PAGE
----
Through a concerted effort of seismic imaging and mineral physics we aim to improve our knowledge of the transition zone between the upper and lower parts of Earth?s mantle, which plays a central role in our understanding of mantle evolution, composition, and dynamics. The transition is marked by phase transformations in the dominant mantle silicates (e.g., olivine), and the associated jumps in elastic parameters can be detected and imaged with seismological techniques. The existence and interpretation (as isochemical phase transitions) of global interfaces near 410 and 660 km depth are no longer disputed. But even for the 410 and 660 many issues are unresolved. Laboratory experiments show that the depth to and the magnitude and transition profile of radial changes across discontinuities depends on various physico-chemical factors, such as temperature, pressure, major element composition and partitioning, and presence of water. In situ estimation of these parameters from seismic data is often complicated by contamination of signal due to shallower mantle heterogeneity and the need to make prior assumptions about the location and character of interfaces. For the 220 and 520 even the lateral extent and cause are debated, and it is unclear if other interfaces exist in the depth range of interest. We aim to investigate the transition zone using a generalized Radon transform of very large numbers (>100,000) of broad-band SS waveforms that contain reflections at the underside of these interfaces. Specifically, we wish to (i) detect and locate elasticity contrasts, (ii) characterize the (radial) changes across them, and (iii) determine the lateral extent, variations along, and correlations between different interfaces. The seismological estimates of (local) discontinuity properties and (regional) topographies will be compared with predictions from different (e.g., olivine, pyroxene, garnet) multi-component systems in order to identify and understand compounded transitions and to produce in situ estimates of temperature, composition, and water content. Data coverage is insufficient for a global study: our initial geographical focus is a 2-D transect across import mantle dynamic regimes: from Hawaii (mantle upwelling), across NW Pacific (normal ocean), Kuriles (subduction zone), to Siberia (stable continent). This research is likely to improve our general understanding of the composition and phase chemistry of the upper mantle transition zone and as such provide constraints on the interplay between thermo-chemical mantle convection and upper mantle stratification. Furthermore, the proposed collaboration and integration of inverse scattering, observational seismology, and mineral physics offers a unique educational experience for students, post-doctoral scholars, and senior staff involved.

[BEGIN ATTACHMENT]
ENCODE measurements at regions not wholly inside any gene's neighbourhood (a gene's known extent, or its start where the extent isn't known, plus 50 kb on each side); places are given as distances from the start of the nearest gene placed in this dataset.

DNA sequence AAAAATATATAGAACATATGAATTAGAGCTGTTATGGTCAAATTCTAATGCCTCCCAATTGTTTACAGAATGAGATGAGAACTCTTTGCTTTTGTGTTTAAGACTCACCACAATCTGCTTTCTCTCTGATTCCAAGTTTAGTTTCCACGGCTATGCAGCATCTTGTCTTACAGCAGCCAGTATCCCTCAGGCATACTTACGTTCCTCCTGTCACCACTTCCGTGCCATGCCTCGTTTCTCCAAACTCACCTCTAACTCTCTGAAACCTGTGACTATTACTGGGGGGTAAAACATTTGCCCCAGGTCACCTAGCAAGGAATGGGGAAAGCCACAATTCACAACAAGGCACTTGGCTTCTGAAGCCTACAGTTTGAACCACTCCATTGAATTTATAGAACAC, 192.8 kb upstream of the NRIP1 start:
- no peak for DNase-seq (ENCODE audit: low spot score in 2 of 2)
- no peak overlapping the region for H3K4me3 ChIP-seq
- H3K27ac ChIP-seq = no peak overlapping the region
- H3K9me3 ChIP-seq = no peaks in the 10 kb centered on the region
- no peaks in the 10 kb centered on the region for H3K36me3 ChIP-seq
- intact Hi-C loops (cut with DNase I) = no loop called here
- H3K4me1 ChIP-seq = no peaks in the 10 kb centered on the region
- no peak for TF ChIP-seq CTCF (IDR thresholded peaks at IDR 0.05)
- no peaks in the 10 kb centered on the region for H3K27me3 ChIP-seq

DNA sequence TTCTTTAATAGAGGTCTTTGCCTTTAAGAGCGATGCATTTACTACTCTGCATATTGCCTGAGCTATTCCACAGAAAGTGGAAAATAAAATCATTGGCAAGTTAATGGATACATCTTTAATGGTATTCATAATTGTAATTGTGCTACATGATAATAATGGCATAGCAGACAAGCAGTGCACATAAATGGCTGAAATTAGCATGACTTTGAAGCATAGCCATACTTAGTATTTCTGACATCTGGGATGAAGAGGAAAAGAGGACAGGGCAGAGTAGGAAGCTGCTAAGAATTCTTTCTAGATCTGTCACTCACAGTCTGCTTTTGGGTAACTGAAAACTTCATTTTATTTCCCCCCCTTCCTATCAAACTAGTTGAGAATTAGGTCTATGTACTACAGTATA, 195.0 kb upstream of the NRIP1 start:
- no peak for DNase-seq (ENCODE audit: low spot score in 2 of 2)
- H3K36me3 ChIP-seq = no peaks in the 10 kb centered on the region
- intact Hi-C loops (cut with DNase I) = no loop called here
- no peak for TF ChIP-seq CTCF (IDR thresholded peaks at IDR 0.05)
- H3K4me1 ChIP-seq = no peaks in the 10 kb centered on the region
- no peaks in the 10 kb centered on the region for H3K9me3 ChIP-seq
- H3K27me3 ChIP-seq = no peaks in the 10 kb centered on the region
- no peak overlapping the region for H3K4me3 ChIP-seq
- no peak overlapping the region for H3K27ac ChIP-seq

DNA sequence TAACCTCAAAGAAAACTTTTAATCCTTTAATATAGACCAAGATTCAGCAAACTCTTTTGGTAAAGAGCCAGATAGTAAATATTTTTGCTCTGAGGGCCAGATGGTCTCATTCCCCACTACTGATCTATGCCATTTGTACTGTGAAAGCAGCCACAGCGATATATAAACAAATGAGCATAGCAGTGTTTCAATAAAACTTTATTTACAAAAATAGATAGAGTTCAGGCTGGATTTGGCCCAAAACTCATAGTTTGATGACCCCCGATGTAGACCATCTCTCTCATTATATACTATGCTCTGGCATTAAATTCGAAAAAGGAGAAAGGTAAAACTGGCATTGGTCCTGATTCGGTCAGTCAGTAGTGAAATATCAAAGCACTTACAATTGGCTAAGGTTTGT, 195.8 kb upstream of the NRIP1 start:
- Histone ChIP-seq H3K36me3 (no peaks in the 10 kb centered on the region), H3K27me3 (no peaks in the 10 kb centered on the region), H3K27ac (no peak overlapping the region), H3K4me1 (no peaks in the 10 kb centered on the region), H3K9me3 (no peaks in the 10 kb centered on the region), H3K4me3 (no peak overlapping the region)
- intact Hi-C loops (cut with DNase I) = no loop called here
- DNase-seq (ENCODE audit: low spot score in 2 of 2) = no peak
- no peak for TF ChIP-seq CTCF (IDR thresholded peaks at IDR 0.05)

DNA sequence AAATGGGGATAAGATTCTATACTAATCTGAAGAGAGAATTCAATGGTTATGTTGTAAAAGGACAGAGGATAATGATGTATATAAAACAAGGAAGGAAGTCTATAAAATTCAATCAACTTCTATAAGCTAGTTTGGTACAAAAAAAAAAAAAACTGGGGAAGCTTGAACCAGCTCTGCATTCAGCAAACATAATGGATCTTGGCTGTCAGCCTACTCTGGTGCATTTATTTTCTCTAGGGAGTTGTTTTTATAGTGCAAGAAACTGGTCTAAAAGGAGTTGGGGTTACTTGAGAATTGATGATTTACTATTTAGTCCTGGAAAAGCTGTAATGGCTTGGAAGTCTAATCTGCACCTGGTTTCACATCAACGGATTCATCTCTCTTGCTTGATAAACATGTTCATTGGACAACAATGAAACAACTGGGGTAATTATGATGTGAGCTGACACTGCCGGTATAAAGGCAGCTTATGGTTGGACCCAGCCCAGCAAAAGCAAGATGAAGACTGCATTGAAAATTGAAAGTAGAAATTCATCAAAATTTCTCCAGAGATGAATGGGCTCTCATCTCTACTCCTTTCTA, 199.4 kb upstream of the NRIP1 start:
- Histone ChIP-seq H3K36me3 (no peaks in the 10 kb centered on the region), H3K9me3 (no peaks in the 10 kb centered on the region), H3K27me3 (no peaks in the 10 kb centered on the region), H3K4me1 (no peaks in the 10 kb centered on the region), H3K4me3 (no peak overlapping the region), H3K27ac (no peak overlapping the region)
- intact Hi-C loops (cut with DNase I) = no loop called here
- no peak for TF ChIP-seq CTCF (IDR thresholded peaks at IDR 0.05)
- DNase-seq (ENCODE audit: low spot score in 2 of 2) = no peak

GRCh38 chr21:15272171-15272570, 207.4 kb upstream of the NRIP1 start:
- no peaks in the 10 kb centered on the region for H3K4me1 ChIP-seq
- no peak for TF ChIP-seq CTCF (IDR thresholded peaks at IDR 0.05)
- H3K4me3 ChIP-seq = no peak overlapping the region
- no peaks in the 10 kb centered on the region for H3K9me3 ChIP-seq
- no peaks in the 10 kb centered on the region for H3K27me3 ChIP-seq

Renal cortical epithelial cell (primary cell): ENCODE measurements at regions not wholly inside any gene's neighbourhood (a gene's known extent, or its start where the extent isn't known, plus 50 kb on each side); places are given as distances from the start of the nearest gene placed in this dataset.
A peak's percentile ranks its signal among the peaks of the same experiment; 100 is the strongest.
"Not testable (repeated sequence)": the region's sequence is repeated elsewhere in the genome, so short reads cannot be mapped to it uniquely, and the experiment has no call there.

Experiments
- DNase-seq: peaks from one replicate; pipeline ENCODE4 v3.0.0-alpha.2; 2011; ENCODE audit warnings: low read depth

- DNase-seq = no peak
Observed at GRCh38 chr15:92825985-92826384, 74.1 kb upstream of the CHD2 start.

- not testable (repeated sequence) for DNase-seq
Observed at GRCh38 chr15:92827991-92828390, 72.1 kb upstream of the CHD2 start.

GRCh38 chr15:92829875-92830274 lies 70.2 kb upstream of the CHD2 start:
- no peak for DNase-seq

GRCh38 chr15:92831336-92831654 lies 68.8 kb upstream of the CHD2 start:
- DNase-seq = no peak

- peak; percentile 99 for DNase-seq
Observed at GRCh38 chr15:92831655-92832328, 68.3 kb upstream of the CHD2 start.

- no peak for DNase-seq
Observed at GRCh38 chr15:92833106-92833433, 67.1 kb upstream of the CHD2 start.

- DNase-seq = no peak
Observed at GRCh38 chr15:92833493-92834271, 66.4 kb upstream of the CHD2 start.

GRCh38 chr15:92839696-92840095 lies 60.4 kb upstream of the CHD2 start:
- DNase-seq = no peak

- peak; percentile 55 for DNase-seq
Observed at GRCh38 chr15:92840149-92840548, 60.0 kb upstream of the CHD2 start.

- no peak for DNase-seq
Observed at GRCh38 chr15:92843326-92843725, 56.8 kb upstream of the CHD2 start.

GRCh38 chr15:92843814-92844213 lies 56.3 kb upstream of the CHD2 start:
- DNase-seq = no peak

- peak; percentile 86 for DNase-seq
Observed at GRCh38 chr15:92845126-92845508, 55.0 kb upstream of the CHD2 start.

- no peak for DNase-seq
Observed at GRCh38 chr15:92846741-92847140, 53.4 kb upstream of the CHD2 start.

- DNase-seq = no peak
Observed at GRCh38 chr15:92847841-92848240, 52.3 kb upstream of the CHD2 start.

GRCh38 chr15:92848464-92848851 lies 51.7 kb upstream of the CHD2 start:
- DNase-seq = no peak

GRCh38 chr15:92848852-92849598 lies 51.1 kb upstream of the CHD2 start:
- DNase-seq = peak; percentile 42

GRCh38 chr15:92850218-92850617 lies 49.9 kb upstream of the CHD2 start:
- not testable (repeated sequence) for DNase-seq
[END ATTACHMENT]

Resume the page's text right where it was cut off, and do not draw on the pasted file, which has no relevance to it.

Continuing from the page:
Project Report

Deep Earth processes have been believed to be connected and sometimes play critical roles for the geological phenomena on the surface. However, because the depths greater than a few km are inaccessible, it is critical to combine imaging techniques and laboratory measurements to understand the interior. One of the powerful ways to image the interior structures is to use seismic waves. While seismic wave speeds increase gradually with depths, they change abruptly at certain depths in the Earth’s mantle (seismic discontinuity). From numerous laboratory measurements, we now know that some of the seismic discontinuities are related to atomic-scale changes in the structures of mantle minerals (phase transition). From the thermal and compositional responses of the phase transitions measured in laboratory, the imaged depth variations of the mantle seismic discontinuities can be used to infer thermal and compositional structures in the mantle. Through close collaboration between seismologists and mineral physicists in this research project, we have developed a robust technique to image 3D structures of mantle discontinuities and combined the imaging with laboratory experiment results. We have applied this method to understand the thermal and compositional structures beneath Hawaii. The origin of Hawaiian volcanism and the seamount chains extended for thousands of km from the island has been under intense debate since the birth of the plate tectonics theory. The most popular theory has been that the source of the volcano may reside in the boundary between the core and the mantle at 3000-km depth and the distinct chemical signatures of the volcanic rocks at Hawaii may be related to the core-mantle boundary region. However, our results show that the warmest structure may exists 1000-2000 km west of Hawaii at 400-800 km depths. At the same depth range right beneath Hawaii, we found that the mantle is only slightly warmer than normal mantle. This indicates that high-temperature structure which may supply heat from the deep mantle to Hawaii may not be vertical but may develop significant lateral components. This also implies that much of the distinct chemical signatures of the volcanic rocks at Hawaii may be related to processes at shallower depths.

National Science Foundation (NSF)
Division of Earth Sciences (EAR)
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Robin Reichlin
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Massachusetts Institute of Technology
United States
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